PA declines US security aid under new anti-terrorism law; ATCA to go into effect tomorrow.
The Palestinian Authority declined US financial aid on Thursday in order to avoid lawsuits under the United States anti-terrorism law.
The recently approved Anti-Terrorism Clarification Act (ATCA) goes into effect on February 1, 2019. The law was passed by the US Congress and Senate to combat funding of terrorism in countries receiving aid from the United States and allow for legal action if funds are used for terrorism.
The law’s writing and passing centered on the United States’ aid to the Palestinian Authority (PA), which the Trump Administration has continued to cut over the past year. The Palestinian Authority still continue to pay the families of terrorists for attacks on Israeli citizens. Referred to as the “Palestinian Authority Martyrs Fund”, monthly stipends, anywhere from $800 to $3000, are given to the families of terrorists. The fund includes resources for incarcerated Palestinian terrorists and their families, as well as funds for the families of terrorists who were killed by Israeli security forces.
In order to avoid anti-terrorism lawsuits under the new legislature, the Palestinian Authority notified the US State Department earlier this month that it would decline future aid. In a letter submitted by PA Prime Minister Rami Hamdallah to US Secretary of State Mike Pompeo last week, the “US economic aid to Palestine now has become a dividing force due to the Anti-Terrorism Clarification Act of 2018… the ATCA references various forms of US assistance to the Government of Palestine. Further, the ATCA purports to alter the rules of the jurisdiction over the Government of Palestine on the US legal proceedings if it continues to accept such after January 31, 2019.”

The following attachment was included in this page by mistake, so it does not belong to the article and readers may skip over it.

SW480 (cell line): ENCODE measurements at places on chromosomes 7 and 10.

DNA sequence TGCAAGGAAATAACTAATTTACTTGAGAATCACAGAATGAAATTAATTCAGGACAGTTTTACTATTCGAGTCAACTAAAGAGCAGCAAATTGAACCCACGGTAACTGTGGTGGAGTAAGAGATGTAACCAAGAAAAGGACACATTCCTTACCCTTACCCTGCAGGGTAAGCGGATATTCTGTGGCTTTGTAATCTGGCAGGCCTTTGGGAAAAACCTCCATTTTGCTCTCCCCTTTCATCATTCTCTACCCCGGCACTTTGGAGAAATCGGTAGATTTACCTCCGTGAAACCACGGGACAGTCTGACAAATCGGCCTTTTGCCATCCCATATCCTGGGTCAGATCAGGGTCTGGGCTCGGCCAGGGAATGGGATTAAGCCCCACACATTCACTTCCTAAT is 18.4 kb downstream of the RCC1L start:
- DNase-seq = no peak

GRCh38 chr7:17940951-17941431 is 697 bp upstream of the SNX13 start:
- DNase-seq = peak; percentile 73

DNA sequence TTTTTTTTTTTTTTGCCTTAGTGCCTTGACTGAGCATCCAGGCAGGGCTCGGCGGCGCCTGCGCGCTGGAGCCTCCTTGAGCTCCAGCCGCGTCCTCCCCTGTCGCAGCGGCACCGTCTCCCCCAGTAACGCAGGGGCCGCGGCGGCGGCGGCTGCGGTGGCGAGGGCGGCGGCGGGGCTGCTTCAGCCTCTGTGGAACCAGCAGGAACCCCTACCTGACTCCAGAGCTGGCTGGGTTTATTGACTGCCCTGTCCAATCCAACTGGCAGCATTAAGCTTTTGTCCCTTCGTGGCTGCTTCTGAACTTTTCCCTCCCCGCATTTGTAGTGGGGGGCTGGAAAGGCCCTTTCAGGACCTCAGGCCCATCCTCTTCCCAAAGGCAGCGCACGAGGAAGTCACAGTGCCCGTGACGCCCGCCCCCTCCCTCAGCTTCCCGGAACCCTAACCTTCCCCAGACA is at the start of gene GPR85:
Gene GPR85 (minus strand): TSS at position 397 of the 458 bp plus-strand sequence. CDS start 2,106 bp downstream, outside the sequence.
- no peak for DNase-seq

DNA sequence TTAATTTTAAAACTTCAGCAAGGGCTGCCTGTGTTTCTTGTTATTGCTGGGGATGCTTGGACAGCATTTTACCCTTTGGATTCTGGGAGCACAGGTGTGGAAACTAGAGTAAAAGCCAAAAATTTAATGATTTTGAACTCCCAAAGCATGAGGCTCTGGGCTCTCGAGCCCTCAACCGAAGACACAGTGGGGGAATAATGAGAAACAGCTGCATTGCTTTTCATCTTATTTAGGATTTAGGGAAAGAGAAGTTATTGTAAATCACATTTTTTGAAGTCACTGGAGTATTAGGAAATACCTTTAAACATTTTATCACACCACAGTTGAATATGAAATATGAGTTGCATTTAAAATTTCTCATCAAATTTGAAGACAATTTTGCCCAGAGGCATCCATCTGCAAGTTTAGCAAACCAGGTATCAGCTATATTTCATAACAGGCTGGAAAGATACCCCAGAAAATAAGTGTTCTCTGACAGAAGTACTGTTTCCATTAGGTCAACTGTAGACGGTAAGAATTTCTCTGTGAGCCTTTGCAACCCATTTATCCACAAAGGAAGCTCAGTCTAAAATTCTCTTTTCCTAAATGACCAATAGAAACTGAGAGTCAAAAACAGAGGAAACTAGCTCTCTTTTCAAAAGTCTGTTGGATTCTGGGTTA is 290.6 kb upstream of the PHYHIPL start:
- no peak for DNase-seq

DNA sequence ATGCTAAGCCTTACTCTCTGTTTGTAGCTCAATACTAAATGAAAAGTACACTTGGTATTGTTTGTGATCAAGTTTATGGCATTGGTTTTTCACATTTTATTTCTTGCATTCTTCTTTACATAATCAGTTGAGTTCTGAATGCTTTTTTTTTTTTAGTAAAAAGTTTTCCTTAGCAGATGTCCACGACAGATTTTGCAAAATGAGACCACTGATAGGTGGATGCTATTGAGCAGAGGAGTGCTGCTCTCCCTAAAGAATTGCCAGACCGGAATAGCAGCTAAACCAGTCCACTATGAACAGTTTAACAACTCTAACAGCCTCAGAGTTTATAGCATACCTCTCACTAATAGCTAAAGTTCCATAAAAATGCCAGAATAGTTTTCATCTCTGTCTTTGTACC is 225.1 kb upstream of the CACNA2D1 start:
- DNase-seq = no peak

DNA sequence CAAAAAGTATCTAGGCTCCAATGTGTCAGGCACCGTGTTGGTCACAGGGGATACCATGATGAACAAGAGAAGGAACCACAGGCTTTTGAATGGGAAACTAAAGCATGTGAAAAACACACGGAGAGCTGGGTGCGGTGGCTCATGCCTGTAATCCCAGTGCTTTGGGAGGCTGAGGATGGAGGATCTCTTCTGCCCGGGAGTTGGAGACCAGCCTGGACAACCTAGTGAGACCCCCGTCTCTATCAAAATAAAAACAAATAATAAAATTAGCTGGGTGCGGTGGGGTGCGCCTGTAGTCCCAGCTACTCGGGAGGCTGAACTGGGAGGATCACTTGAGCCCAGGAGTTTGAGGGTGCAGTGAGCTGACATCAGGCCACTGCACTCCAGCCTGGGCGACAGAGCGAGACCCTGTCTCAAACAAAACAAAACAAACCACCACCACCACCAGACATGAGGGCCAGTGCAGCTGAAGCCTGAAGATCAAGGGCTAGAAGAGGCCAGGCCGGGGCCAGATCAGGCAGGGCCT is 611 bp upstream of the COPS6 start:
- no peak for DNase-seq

The Trump Administration has cut millions in aid to the Palestinians over 2018, the recent rejection from the PA for US security aid due to ATCA is $60 million a year. Last summer, the Trump Administration cut $200 million in aid to the UNRWA (United Nations Relief and Works Agency for Palestinians) in continued efforts to combat the UN’s Palestinian agenda.
The United States also rejected the Palestinian’s “right of return” and the UNRWA’s definition of Palestinian refugees, combatting the inflated number of Palestinian refugees claimed by the United Nations. Of the UN’s claim of over 5.3 million Palestinian refugees, only half a million are recognized.
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